Perry Cultural Festival to feature food, arts, entertainment

During the past 20 years, Perry Township has become a center of multicultural diversity on Indianapolis’ southside.

Students in Perry Township schools come from 67 countries, including Peru, Zimbabwe, Burma and Iceland. More than 2,500 current students are refugees. In 1998, the school system had 18 students learning English as a new language; this year, they have more than 4,700.

As families have come from around the globe to this corner of central Indiana, they’ve brought diverse restaurants, art, music and other cultural identities.

In celebration of its unique population, as well as the common bonds that make up the community, Perry Township leaders will host the annual Perry Cultural Festival from 11 a.m. to 3 p.m. Saturday at the Baxter YMCA.

Guests will experience artwork, music, dance and sports from countries all over the world. They’ll have the opportunity to try food from new places, hear what musical instruments from different cultures sound like and track the different cultural experiences with a passport.

“We continue to have an influx of newcomers to our community,” said Jo Ellen Buffie, chair of the event. “We want to make sure that we recognize and celebrate that which is unique, but in the end, we share far more in common than what we have different about us.”

The Perry Cultural Festival was founded in 2015 in an effort to recognize the diversity that exists in the area. The township is home to the largest population of Chin immigrants in the U.S., and it has become a center for refugee placement.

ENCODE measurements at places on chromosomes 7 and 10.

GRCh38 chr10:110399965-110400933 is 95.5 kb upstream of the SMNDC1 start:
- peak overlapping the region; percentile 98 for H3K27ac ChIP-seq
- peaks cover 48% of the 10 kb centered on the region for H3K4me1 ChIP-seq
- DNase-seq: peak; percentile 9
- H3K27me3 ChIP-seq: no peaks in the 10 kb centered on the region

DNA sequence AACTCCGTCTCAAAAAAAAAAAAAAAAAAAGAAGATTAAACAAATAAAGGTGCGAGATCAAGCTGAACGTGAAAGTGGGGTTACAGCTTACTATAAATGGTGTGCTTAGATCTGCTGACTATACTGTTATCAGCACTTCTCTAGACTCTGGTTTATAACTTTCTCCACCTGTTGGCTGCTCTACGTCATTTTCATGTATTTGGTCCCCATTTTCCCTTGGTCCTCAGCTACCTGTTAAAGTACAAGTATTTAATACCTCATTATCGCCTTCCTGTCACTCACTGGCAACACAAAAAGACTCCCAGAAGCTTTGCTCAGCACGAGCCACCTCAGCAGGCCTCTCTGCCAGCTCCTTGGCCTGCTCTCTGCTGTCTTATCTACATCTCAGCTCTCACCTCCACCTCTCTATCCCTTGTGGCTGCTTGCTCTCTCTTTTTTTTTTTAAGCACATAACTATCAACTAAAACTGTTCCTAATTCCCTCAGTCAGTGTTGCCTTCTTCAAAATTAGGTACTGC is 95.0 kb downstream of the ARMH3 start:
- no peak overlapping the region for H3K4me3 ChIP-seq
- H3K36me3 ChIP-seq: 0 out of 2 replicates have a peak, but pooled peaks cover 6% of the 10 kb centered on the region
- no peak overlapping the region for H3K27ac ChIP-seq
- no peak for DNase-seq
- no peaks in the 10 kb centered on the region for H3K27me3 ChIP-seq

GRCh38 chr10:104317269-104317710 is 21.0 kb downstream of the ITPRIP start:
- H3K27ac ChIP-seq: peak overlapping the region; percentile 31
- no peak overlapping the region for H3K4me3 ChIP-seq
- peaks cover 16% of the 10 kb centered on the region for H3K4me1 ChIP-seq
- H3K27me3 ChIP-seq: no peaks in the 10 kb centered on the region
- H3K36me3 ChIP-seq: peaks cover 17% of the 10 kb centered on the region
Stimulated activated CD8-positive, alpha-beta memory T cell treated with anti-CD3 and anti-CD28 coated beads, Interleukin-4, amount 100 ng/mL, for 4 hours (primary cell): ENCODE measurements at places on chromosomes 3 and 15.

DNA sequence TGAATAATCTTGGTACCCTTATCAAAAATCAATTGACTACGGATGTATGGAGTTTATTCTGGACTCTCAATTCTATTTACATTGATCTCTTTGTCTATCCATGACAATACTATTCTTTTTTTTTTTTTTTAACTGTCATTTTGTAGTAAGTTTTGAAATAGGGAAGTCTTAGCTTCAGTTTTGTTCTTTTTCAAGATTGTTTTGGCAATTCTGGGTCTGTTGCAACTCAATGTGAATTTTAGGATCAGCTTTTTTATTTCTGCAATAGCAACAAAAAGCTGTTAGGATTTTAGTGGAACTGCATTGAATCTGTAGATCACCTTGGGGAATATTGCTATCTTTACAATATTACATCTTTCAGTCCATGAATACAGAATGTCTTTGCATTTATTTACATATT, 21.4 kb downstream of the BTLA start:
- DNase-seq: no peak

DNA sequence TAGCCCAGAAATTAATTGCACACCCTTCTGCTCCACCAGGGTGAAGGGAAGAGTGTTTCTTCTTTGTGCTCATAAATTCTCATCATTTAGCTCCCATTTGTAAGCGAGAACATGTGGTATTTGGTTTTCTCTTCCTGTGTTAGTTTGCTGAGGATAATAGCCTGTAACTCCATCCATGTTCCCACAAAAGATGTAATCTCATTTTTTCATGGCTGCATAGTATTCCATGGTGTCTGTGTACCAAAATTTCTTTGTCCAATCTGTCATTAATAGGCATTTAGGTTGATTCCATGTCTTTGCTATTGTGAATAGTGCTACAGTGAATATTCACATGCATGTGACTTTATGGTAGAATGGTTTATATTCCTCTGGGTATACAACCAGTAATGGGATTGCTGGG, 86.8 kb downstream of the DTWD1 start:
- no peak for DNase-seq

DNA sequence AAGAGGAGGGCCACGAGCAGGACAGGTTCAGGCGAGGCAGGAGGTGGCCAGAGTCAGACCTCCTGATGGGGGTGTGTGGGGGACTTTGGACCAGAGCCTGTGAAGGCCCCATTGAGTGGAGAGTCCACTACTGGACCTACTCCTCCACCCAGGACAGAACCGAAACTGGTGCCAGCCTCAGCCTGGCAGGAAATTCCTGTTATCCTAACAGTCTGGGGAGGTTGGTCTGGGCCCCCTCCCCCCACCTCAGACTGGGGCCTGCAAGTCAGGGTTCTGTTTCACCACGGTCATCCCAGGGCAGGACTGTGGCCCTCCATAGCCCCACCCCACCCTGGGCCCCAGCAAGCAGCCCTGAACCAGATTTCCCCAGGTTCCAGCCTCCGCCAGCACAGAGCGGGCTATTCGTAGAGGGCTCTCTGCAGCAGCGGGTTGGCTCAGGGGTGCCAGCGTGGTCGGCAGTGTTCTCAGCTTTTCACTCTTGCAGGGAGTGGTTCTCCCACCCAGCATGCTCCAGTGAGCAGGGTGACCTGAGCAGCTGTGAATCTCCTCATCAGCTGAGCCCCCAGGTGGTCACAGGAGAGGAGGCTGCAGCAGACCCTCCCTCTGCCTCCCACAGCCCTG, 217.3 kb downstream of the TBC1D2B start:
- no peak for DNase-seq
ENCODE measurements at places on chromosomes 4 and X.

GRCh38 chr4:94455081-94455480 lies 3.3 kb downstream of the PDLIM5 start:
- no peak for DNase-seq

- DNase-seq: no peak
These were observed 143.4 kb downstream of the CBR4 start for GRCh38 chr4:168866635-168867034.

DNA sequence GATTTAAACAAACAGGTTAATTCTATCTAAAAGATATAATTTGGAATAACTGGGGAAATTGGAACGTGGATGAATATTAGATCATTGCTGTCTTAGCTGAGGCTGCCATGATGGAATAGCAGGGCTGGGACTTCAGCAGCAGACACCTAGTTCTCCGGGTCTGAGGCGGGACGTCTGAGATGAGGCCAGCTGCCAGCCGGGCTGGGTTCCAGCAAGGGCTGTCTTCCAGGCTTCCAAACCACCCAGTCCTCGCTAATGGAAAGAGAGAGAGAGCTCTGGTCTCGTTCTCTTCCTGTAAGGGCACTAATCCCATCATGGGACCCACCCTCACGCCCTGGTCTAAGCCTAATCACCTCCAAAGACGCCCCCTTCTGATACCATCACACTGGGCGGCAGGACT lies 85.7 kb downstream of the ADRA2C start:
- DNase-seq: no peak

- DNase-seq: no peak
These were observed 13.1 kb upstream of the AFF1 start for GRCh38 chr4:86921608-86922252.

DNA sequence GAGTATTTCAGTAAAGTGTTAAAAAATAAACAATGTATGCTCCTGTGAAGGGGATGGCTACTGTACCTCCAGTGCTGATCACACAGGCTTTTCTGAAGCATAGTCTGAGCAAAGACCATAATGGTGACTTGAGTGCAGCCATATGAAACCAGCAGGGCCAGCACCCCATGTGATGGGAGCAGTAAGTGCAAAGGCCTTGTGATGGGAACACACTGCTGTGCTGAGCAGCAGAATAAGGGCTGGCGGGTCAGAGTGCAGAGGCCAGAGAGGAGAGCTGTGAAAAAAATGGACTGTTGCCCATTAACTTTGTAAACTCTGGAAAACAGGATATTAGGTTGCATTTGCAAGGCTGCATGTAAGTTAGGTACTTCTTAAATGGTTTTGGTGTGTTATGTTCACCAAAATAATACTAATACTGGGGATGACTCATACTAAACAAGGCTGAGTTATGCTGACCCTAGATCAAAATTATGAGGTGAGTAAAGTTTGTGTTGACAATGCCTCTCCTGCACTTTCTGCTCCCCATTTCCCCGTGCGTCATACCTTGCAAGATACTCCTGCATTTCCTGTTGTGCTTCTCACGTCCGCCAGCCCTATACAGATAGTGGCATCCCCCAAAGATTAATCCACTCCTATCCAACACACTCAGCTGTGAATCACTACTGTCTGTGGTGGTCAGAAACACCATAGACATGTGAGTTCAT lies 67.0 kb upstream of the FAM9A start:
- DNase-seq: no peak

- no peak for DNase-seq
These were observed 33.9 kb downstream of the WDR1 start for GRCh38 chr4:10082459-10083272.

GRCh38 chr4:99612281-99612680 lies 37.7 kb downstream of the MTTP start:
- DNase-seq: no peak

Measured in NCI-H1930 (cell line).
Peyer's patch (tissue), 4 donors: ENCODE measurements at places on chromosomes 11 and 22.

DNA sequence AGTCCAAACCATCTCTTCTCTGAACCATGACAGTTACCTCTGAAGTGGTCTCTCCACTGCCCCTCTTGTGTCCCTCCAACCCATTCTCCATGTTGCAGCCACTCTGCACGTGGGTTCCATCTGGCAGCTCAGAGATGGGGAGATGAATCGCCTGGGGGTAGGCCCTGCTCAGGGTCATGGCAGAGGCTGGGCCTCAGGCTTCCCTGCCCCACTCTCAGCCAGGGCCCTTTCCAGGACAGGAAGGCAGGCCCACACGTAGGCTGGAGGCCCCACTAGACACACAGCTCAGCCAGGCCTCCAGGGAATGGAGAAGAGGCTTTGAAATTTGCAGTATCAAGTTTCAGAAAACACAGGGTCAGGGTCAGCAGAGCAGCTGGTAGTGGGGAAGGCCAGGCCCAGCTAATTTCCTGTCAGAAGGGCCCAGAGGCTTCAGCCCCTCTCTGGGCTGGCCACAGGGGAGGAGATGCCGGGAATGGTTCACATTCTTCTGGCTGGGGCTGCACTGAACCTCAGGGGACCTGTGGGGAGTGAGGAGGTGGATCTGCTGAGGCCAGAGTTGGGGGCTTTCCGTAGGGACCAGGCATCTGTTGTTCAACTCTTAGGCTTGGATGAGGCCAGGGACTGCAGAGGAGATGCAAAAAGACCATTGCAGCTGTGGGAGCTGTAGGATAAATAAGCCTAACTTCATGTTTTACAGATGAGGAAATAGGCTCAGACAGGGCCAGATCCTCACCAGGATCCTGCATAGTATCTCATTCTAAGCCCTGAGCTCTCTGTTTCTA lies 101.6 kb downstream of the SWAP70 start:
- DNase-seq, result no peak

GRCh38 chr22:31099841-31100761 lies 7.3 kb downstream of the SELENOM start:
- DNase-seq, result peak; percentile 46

“When I was on the school board, I felt that we welcomed well, and word got out. People chose to come here,” Buffie said. “We want to honor the people who put down their roots long ago in Perry Township, but we also want to honor the people who are choosing to plant their roots now.”

Perry Township schools have partnered with the Baxter YMCA and the University of Indianapolis to host the festival. Funding was provided through the Festival Fund of the International Center, the Indianapolis Foundation and the Christel DeHaan Family Foundation.

Other partners included Franciscan St. Francis Alliance, Greater Southside Business Alliance, Indiana Futsal and Indy Eleven.

Throughout the day, people will be exposed to the different traditions recognized around the world. The Mary Minstrels choir from Mary Bryan Elementary School will perform songs of unity, while Abraham Lincoln Elementary School President of Percussion ensemble will offer drum rhythms from different cultures.

The Miami Nation will do a Native American tribal drum demonstration. Chin and Indian dance will be featured as well.

“The entertainment is going to be very interactive, where we have the performers get the audience involved to learn a little bit,” Buffie said.

Essays, poetry and a video presentation will reveal students’ thoughts on diversity. People can try out the sport of futsal — indoor soccer played on a hard court — or take part in an inflatable soccer kick organized by the Indy Eleven.

Children can make peace signs, Native American dream catchers or Dia de los Muertos masks, and food trucks will offer a variety of international food.

“We’re celebrating the mosaic of culture that is Perry Township,” Buffie said. “We are raising our children in a global society. The theme is ‘celebration,’ and we continue to say that as much as we can. This is a very, very good thing that our children are growing up in a community that is so diverse and rich in culture.”

If you go

Perry Cultural Festival

When: 11 a.m. to 3 p.m. Saturday

Where: Baxter YMCA, 7900 S. Shelby St., Indianapolis

What: A celebration of the diverse cultures in Perry Township.

Activities: Live music, kids zone, cultural entertainment, educational booths, a bookmobile and sports.

Admission: Free

Information: perryculturalfestival.org

Author photo
Ryan Trares is a reporter for the Daily Journal. He can be reached at rtrares@dailyjournal.net or 317-736-2727.